When former Harvard Law Professor and eclectic intellectual Cass Sunstein was named administrator of the Office of Information and Regulatory Affairs (OIRA), conservative, industry-oriented Wall Street Journal editorial writers enthused that his appointment was a “promising sign.” A slew of subsequent events has proved their optimism well placed, as we have noted repeatedly in CPRBlog.
But nothing beats hard, empirical evidence. In a report released yesterday, CPR announces the results of an exhaustive six-month analysis of the barebones information OIRA has eked onto the web regarding 1,080 meetings held over a 10-year period (October 2001-June 2011) with 5,759 outside lobbyists, 65 percent of whom represented industry and 12 percent of whom represented public interest groups. The results were shocking even to us, long-time and admittedly jaded observers of OIRA’s one-way ratchet toward weakening public health and other protections.
- Obama’s OIRA changes more rules than Bush’s did. The Obama administration has further entrenched a regulatory system in which White House officials trump agency expertise with decisions based on raw politics. While the Bush administration changed 64 percent of regulations under this process, the Obama administration has changed 76 percent.
- Industry dominates the OIRA meetings process. OIRA makes no effort to balance its meeting schedule by hearing from even a rough equivalence of organizations supporting protective regulations. In only 16 percent of reviews involving meetings did OIRA meet with organizations from across the spectrum of interested groups, while in 73 percent OIRA met only with industry representatives. These meetings come on top of an already exhaustive public process run by the agencies themselves, involving numerous meetings before a rule proposal is even crafted, multiple rounds of public comments that give a wide range of interest groups the opportunity to file thousands of pages of advice, public hearings across the country, thousands of hours of staff work invested in reviewing the comments and either accepting or rebutting the information they contain, and — last but not least — court review for many major rules.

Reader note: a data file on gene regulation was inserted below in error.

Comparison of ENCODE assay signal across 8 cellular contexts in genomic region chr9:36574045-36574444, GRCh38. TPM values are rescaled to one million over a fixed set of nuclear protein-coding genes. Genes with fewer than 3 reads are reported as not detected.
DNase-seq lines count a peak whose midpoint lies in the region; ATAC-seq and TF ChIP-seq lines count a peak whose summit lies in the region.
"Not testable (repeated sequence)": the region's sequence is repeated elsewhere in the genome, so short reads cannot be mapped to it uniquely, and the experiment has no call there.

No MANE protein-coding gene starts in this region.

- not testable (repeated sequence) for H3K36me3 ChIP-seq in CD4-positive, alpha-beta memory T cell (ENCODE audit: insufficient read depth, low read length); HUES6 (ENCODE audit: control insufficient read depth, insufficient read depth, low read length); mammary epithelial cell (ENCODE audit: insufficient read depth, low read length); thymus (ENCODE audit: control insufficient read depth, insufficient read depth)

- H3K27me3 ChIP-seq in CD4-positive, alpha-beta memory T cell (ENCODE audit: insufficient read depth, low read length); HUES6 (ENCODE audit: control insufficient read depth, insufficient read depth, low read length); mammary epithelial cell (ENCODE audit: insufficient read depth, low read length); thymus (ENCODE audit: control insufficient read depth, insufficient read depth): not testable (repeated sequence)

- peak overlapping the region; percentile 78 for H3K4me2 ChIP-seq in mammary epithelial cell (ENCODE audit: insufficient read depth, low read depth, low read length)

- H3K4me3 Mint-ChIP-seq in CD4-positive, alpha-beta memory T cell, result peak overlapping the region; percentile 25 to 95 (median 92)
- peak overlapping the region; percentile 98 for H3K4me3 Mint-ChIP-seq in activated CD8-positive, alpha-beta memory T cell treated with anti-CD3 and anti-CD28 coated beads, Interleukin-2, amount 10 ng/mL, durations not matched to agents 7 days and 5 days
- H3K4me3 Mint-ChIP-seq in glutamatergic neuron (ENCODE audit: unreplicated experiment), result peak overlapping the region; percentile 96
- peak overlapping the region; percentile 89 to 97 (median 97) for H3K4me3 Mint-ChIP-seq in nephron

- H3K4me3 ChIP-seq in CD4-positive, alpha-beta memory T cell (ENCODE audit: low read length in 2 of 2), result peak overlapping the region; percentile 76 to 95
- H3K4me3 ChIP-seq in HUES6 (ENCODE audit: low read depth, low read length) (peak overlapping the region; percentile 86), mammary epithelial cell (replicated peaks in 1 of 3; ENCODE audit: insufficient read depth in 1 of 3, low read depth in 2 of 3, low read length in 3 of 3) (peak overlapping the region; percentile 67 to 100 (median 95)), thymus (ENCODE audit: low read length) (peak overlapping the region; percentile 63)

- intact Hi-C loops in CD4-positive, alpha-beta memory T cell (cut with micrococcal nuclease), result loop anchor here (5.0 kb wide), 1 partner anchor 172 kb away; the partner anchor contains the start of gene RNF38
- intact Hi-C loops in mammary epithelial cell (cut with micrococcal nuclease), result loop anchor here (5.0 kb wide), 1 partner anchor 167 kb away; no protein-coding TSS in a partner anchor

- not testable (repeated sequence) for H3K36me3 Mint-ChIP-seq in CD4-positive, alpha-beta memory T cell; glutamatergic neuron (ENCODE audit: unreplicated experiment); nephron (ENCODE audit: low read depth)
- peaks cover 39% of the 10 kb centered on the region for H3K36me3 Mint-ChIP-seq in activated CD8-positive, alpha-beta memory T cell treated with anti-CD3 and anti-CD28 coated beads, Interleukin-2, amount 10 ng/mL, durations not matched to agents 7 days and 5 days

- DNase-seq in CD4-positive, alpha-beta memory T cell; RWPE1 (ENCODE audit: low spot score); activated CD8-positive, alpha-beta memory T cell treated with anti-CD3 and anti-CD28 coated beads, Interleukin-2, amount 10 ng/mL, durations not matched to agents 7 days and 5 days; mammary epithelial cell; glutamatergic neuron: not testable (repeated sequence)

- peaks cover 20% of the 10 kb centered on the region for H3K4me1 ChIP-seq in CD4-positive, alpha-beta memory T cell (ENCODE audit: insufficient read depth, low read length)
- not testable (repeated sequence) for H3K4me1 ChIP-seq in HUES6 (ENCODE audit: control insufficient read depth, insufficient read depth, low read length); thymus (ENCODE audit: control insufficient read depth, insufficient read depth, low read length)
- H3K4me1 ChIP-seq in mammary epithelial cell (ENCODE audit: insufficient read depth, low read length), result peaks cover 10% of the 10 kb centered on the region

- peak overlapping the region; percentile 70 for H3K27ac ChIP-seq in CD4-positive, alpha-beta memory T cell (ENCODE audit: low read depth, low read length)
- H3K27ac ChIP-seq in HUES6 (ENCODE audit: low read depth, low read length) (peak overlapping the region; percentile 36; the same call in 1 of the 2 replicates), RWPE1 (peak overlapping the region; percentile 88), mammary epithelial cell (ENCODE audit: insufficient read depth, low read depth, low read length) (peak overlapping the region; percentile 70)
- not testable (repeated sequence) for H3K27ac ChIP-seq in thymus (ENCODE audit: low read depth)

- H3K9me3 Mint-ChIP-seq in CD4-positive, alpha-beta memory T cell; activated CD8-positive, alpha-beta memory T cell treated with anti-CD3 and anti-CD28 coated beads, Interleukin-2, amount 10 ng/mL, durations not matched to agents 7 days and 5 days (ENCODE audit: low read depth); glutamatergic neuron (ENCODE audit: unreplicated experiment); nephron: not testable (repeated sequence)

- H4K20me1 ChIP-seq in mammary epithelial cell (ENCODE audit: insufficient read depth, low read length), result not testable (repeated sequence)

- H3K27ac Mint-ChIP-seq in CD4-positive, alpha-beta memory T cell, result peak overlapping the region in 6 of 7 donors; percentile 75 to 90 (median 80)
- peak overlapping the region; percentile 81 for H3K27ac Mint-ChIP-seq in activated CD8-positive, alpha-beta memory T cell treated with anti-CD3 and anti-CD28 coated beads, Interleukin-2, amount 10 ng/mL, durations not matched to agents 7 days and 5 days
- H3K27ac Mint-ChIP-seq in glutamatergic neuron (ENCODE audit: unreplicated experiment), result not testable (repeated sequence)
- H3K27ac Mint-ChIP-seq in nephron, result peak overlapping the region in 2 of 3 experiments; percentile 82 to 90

- OIRA meetings correlate with changes to rules. Rules that were the subject of meetings were 29 percent more likely to be changed than those that were not. OIRA does not disclose its changes, but there is extensive evidence that OIRA functions as a one-way ratchet, exclusively weakening agency rules.
- OIRA is obsessed with the EPA. While rules from the Environmental Protection Agency (EPA) made up only 11 percent of all reviews by OIRA, 41 percent of all OIRA meetings targeted EPA rules. EPA rules were changed at a significantly higher rate — 84 percent — than those of other agencies — 65 percent — over the whole 10-year period.
- OIRA routinely misses deadlines, stalling public health and safety protections. By executive order, OIRA has 90 days to review a rule, plus a possible 30-day extension. Of the 501 completed reviews in which outside parties lobbied OIRA, 59 (12 percent) lasted longer than 120 days and 22 extended beyond 180 days (about six months).
- OIRA ignores public disclosure requirements. OIRA is required by executive order to make available “all documents exchanged between OIRA and the agency during the review by OIRA,” and agencies are required to “identify for the public those changes in the regulatory action that were made at the suggestion or recommendation of OIRA.” OIRA never follows those requirements, and the agencies — with the notable exception of the EPA in limited circumstances — don’t either.
- OIRA ignores the limitations on its reviewing authority. An executive order instructs OIRA to focus on “economically significant rules” (those imposing more than $100 million in annual costs), allowing OIRA to extend the scope of its review in very limited circumstances. In practice, “non-economically significant rules” are reviewed at a ratio of six to one with the rules that should be the primary focus of OIRA’s work.
Despite his selection of experienced and well-respected appointees to lead health and safety agencies — most notably, Lisa Jackson at the EPA, Margaret Hamburg at the Food and Drug Administration, and David Michaels at the Occupational Safety and Health Administration — President Obama has not made lasting commitments to substantially increase their budgets, has not supported them when they are politically attacked, and done next to nothing to press for updating the outmoded laws that hamper their efforts to police corporate misconduct. Worst of all, he has continued the Reagan and Bush tradition of enthroning OIRA as the final arbiter of whether public health and environmental protections see the light of day.
Centralized White House regulatory review shoves policymaking behind closed doors, wastes increasingly limited government resources, confuses agency priorities, demoralizes civil servants, and, worst of all, costs the nation dearly in lost lives, avoidable illness and injury, and destruction of irreplaceable natural resources.